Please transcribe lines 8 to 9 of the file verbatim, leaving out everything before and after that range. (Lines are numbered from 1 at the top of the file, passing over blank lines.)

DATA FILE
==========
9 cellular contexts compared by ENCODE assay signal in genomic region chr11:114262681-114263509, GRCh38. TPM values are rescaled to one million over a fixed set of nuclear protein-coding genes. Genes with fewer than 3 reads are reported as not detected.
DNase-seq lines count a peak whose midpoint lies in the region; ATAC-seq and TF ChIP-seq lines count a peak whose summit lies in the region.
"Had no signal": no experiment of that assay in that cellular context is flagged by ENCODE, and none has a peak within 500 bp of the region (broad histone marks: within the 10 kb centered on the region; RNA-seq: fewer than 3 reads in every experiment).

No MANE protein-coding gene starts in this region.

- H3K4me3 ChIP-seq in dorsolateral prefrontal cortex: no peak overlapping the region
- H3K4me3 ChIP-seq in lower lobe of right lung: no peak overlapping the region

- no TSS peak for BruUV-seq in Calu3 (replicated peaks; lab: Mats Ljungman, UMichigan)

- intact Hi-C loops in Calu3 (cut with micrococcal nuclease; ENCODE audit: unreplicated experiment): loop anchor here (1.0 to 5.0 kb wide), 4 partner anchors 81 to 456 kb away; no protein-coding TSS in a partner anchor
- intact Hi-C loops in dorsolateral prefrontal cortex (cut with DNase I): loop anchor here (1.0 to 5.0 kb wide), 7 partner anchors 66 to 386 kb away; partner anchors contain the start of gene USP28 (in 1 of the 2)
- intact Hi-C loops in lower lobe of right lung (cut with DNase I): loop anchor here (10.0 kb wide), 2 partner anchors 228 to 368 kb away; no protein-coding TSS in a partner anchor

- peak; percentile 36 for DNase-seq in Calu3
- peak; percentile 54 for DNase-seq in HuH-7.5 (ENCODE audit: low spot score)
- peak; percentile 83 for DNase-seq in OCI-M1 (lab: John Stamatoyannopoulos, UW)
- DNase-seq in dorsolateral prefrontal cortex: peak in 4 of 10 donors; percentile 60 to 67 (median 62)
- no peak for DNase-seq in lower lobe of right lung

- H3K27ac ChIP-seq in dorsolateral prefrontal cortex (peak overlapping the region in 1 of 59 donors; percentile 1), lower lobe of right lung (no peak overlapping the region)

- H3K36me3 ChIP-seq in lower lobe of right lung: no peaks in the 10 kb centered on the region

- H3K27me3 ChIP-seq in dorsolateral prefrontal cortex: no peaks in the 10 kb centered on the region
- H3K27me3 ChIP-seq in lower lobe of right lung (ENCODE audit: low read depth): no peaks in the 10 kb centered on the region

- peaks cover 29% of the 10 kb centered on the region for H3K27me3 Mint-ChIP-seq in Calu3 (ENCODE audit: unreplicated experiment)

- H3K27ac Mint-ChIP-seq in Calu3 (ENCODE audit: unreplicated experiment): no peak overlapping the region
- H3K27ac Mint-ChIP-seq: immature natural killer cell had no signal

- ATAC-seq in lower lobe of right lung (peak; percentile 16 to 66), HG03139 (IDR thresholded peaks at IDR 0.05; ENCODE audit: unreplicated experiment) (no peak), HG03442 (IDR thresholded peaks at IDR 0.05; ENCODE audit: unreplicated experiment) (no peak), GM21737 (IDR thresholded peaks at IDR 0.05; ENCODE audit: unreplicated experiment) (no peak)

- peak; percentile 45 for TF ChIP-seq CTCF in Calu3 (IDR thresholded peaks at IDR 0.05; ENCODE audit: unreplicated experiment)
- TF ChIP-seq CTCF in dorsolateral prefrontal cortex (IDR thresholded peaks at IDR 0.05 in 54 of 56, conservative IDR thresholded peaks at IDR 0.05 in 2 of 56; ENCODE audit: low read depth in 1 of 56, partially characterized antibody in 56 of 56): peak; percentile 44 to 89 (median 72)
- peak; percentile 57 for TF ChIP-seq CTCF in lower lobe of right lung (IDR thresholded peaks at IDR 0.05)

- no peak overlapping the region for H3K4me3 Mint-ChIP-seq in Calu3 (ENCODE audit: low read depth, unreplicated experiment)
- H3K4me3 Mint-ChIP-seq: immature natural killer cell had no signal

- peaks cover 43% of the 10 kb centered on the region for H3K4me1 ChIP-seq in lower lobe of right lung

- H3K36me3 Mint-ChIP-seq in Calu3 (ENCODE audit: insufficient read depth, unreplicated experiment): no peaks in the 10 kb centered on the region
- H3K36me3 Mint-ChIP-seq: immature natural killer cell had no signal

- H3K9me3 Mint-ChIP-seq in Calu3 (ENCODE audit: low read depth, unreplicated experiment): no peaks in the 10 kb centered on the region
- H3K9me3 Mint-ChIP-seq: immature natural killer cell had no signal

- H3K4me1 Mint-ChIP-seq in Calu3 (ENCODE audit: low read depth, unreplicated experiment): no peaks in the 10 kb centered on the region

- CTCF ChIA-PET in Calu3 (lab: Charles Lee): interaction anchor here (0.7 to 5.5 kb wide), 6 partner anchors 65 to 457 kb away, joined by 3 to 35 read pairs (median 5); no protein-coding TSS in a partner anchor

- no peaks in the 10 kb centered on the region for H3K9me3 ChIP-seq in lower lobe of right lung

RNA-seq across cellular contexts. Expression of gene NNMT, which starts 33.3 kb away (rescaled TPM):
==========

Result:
- intact Hi-C loops in Calu3 (cut with micrococcal nuclease; ENCODE audit: unreplicated experiment): loop anchor here (1.0 to 5.0 kb wide), 4 partner anchors 81 to 456 kb away; no protein-coding TSS in a partner anchor
- intact Hi-C loops in dorsolateral prefrontal cortex (cut with DNase I): loop anchor here (1.0 to 5.0 kb wide), 7 partner anchors 66 to 386 kb away; partner anchors contain the start of gene USP28 (in 1 of the 2)